So, I sat on a panel at the Association of Proposal Management Professionals (APMP) National Capital Area (NCA) Mid-Atlantic Conference (MAC) and Expo last week. How’d that happen? The panel was about the next generation of proposal professionals (a.k.a., “Better Know a Millennial”) and, while there are many young women entering my field, there are very few young men who are (a) known quantities to the APMP-NCA leadership and (b) willing to sit in front of a crowd and answer questions about generational differences in our workplaces.
In short: I was offered the rare opportunity to be a token dude and jumped at it.
Most of the panel was easy. We practiced a few times on the phone, so we all came in with a few canned stories for each of our moderator’s questions. If anything, it got easier at the panel itself because we could finally see each other and figure out who’s about to talk. This was critical for me because, as Token Dude, I didn’t want to interrupt any of my peers and become Token Mansplainer.
But, then we opened up for questions from the audience. And that’s when things got exciting — mostly because I figured there wouldn’t be any. It was the last session before the bar opened, right?
Now, you’ll have to forgive me here because I don’t remember the exact phrasing of the question (thanks, open bar afterward), but I believe someone asked us how we felt about women in our field — proposal and business development — earning $20,000 – 30,000 less a year than men. (If the woman who asked sees this, please correct me if I got this wrong.)
I didn’t answer. For a couple of reasons:
1. I was caught off guard. Remember, the rest of the panel to this point was at least semi-rehearsed.
2. I deferred to the women on the panel. I didn’t want to act as a white knight when I was already sitting with three people more qualified to speak to their own experience.
I don’t regret not answering, but after having three days to mull it over, I know how I would respond if, say, I were the only person asked. After all, I may not be a woman in my field, but if the statistic is true — that my peers, including the ones I sat up on that stage with — are being paid less than me for no other reason except their gender, then what does that make me if I’m willing to go along with it?
So, in hindsight (which is how I’m a Jeopardy! champion in my own mind), here’s how I’d answer if ever asked again:
If that statistic — that women in business and proposal development are paid $20,000 to $30,000 less a year than equally qualified men — is true, then that’s abhorrent. Because, for that level of disparity, that means that this isn’t just an issue of one or two men being better salary negotiators than women — it’s companies knowingly paying a large portion of their workforce less across the industry.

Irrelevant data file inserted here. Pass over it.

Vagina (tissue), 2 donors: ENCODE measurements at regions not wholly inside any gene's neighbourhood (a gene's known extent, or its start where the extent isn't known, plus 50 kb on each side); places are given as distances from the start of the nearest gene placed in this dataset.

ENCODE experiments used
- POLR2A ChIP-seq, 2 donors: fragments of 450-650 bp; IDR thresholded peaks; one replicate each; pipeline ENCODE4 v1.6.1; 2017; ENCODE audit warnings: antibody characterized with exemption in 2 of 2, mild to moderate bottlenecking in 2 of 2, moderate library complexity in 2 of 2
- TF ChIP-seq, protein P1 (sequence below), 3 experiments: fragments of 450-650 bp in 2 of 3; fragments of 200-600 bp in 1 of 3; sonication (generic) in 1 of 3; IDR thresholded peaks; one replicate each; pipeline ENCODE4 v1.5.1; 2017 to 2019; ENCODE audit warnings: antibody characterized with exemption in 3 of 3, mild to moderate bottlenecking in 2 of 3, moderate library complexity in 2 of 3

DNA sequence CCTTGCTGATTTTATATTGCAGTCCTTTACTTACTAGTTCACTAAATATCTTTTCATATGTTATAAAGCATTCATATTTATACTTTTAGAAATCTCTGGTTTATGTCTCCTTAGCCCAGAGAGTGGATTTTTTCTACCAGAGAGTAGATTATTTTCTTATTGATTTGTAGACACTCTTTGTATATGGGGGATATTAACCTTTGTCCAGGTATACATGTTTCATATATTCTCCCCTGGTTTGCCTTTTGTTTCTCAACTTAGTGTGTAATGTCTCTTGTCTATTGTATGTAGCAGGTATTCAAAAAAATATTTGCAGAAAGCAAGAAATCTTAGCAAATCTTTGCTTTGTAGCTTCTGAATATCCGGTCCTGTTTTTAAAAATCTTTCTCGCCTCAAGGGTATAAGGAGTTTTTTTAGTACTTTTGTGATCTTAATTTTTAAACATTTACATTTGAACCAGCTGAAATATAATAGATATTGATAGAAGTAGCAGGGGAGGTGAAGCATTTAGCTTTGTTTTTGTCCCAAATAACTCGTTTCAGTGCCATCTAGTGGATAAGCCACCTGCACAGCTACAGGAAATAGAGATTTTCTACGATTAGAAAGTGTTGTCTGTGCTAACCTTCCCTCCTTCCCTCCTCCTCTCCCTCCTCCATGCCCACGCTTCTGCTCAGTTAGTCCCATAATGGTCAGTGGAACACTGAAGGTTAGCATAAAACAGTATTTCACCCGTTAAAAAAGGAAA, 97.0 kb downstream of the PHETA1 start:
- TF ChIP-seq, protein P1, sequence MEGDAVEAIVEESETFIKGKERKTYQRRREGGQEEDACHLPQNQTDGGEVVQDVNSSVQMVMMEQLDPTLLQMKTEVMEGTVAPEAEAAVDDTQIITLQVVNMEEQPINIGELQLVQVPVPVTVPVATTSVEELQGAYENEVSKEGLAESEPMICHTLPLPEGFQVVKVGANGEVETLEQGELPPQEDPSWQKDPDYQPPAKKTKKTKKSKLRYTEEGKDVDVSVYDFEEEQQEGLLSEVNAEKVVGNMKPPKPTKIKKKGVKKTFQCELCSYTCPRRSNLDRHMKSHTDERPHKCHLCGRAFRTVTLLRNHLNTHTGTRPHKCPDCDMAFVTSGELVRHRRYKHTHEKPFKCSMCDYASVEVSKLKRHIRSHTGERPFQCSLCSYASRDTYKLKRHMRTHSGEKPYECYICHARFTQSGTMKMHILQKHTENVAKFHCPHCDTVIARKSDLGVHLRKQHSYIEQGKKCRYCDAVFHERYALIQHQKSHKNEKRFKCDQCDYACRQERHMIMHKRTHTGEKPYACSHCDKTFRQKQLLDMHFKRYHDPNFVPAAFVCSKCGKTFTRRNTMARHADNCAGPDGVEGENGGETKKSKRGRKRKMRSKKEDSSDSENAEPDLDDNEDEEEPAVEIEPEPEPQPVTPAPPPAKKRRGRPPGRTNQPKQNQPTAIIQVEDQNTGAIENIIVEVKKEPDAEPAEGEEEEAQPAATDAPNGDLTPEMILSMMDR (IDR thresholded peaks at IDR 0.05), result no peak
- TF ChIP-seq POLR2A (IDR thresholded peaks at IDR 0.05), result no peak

It means that, since is the norm, I can only wonder if my own employer does this. That my peers, who are mostly women, are working the same crazy proposal hours I am, yet their work is somehow less valued than mine.
I don’t know if my employer pays women with my same level of experience and ability less than me. I assume not because I’m led by two extraordinary managers who are women, but that doesn’t necessarily mean that they have full control over who does and doesn’t get paid more.
But, I want to believe that, if I found out that my employer does pay unequal salaries and wages for equal work, I would start looking for another job, even if it meant giving up a larger salary.
I don’t want to participate in a system that rewards me and undervalues someone else for an arbitrary reason. Because, if a company can justify discrimination or preferential treatment on the basis of gender — something we all know is wrong — then they can easily undervalue performance for less controversial reasons.
A company that can pay a woman less for being a woman can decide to pass me over for a raise or promotion because of my politics — which are garbage to most government contractors, I’m sure. Or my sexual preferences. Or because I’m not sufficiently manly enough — like I said in the panel, man, I hate golf.
I also said in the panel that I like working for and with women. I want to believe that my peers are as valued by my company as I value them. And I want to work in an environment where all of my colleagues, regardless of identification, are treated fairly because that’s not just good for women, members of the LGBT community, or ethnic minorities — that’s good for everyone.
Anyway, this panel was a great experience, one that I believe will shape my future career. I should probably do things like this more often. And maybe next time, it won’t take me three whole days to form a coherent thought about a complicated issue.